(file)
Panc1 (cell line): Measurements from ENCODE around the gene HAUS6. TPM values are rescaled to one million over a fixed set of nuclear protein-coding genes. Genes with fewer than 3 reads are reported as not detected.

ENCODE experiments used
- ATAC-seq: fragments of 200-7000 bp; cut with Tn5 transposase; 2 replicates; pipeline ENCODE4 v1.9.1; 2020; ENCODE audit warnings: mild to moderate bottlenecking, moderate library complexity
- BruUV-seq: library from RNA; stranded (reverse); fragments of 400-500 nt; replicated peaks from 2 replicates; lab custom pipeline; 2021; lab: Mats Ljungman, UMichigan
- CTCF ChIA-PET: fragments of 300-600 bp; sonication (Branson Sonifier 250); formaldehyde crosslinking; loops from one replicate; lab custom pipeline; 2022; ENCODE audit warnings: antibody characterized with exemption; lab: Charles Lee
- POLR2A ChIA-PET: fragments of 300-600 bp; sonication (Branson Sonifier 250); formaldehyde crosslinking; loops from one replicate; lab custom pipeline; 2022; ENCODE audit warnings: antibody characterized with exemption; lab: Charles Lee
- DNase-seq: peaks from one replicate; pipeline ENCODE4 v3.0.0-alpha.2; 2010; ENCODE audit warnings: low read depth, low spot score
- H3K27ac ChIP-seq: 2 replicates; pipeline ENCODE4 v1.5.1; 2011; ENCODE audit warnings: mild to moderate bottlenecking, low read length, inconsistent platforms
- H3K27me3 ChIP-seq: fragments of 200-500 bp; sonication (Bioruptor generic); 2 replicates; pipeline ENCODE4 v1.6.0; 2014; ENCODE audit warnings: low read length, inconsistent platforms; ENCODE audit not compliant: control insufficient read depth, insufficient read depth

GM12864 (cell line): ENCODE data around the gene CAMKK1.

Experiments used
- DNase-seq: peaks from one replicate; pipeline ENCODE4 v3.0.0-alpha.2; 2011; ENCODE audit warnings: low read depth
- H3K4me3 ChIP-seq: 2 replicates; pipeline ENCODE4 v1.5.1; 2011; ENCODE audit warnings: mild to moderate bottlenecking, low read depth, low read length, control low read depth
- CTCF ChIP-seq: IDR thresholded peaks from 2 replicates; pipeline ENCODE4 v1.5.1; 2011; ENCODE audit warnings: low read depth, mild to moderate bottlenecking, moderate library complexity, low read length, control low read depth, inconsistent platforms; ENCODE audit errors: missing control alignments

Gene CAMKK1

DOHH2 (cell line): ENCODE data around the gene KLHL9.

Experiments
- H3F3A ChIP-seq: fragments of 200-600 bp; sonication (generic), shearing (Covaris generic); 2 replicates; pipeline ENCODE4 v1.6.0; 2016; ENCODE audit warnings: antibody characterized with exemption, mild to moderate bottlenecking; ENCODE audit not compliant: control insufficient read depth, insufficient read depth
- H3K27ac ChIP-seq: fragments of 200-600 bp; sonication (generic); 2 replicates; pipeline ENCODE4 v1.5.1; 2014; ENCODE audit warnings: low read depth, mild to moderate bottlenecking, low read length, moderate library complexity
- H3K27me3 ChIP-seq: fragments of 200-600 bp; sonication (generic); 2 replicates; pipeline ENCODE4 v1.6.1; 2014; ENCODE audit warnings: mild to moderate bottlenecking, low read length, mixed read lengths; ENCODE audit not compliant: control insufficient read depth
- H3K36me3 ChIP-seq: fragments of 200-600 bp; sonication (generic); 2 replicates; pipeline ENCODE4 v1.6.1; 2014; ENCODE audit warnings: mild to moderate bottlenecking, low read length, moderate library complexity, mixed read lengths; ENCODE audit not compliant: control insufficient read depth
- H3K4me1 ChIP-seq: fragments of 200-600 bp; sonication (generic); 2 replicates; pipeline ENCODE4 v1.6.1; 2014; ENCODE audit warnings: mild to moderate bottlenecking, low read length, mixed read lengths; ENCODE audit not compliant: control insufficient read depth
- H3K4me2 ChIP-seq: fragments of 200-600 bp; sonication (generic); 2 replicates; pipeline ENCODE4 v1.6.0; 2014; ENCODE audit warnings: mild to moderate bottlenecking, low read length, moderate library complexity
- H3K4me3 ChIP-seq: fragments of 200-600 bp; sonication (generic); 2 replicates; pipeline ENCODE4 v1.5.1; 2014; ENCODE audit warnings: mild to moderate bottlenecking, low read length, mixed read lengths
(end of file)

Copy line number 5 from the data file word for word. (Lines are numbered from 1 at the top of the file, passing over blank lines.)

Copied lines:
- CTCF ChIA-PET: fragments of 300-600 bp; sonication (Branson Sonifier 250); formaldehyde crosslinking; loops from one replicate; lab custom pipeline; 2022; ENCODE audit warnings: antibody characterized with exemption; lab: Charles Lee